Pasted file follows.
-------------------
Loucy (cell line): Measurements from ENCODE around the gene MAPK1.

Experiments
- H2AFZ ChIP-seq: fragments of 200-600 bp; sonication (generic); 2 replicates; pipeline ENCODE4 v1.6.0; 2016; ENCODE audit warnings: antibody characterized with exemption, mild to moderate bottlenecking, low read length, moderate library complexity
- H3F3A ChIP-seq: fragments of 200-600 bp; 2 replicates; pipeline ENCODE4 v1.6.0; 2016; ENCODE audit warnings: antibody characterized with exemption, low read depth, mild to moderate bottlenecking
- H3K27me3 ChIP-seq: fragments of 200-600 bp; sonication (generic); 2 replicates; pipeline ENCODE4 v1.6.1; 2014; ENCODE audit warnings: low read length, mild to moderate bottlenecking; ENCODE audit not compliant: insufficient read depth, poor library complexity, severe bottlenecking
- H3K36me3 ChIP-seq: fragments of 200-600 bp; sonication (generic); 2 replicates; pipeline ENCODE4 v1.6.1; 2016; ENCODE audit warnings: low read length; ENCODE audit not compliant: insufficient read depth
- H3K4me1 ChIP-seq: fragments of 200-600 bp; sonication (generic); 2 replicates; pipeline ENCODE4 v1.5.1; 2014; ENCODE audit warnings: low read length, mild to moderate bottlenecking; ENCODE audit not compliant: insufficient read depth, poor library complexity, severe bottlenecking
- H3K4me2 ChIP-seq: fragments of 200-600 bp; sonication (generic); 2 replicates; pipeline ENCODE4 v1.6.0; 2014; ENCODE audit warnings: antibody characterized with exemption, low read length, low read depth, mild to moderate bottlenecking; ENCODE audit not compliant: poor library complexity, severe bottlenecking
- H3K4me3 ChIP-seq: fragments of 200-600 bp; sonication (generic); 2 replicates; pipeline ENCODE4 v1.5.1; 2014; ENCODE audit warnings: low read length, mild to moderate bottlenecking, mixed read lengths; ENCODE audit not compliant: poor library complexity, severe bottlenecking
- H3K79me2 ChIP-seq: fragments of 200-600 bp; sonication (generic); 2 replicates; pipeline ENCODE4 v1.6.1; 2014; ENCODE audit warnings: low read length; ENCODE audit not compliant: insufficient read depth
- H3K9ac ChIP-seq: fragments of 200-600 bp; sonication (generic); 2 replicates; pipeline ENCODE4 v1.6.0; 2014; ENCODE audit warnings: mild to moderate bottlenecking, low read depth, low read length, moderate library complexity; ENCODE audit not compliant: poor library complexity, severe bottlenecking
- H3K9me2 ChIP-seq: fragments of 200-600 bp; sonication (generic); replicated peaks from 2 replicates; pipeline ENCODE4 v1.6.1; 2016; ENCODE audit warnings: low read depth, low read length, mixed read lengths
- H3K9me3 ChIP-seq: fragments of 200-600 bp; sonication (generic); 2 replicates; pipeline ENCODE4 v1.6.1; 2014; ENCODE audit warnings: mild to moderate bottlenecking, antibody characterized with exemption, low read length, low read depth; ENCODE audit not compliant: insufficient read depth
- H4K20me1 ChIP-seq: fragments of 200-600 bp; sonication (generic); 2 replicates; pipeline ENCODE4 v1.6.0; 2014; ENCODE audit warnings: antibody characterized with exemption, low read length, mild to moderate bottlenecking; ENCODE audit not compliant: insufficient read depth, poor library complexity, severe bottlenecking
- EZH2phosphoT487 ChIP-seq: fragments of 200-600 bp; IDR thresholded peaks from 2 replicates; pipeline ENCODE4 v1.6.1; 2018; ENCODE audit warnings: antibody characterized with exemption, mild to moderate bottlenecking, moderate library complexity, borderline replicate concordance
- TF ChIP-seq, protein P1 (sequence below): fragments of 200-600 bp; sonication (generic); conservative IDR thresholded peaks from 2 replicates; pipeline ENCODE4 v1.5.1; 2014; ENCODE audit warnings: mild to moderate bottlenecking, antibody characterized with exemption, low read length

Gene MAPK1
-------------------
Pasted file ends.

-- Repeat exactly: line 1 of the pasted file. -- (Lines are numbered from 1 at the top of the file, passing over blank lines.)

Loucy (cell line): Measurements from ENCODE around the gene MAPK1.